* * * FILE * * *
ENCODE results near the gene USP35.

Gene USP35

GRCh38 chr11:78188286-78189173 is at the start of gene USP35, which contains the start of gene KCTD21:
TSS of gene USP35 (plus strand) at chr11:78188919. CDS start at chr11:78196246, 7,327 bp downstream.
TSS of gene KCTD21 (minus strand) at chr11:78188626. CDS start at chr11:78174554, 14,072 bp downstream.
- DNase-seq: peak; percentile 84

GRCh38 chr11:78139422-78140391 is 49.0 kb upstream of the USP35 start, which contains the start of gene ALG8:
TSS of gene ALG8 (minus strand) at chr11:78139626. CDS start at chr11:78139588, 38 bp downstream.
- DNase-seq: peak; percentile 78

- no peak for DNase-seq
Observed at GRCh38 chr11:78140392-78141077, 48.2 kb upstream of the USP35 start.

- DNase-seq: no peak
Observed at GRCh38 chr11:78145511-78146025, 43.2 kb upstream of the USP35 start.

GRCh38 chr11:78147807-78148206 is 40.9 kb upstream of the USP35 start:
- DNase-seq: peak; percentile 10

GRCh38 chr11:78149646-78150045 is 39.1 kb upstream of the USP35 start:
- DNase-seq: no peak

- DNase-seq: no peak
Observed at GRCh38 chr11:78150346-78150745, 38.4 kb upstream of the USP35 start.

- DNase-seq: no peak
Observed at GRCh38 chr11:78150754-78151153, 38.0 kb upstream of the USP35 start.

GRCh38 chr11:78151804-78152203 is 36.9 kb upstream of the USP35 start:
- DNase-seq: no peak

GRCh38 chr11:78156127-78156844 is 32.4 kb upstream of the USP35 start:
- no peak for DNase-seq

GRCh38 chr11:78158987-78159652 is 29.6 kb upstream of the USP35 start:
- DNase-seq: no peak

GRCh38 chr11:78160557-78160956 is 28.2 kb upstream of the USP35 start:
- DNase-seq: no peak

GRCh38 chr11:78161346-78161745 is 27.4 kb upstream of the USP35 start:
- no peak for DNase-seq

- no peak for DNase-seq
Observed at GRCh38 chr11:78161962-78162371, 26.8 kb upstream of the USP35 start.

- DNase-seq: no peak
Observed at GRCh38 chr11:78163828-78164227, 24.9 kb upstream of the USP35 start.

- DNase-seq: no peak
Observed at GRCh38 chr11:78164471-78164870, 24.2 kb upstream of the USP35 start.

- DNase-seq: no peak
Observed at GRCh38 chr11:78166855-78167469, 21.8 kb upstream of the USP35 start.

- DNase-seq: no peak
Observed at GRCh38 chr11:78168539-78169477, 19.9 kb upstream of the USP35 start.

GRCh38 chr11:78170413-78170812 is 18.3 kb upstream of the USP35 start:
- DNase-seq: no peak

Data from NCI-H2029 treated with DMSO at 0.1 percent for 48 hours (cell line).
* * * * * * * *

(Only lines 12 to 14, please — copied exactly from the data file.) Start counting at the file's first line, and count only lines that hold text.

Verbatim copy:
- DNase-seq: no peak
Observed at GRCh38 chr11:78145511-78146025, 43.2 kb upstream of the USP35 start.

GRCh38 chr11:78147807-78148206 is 40.9 kb upstream of the USP35 start: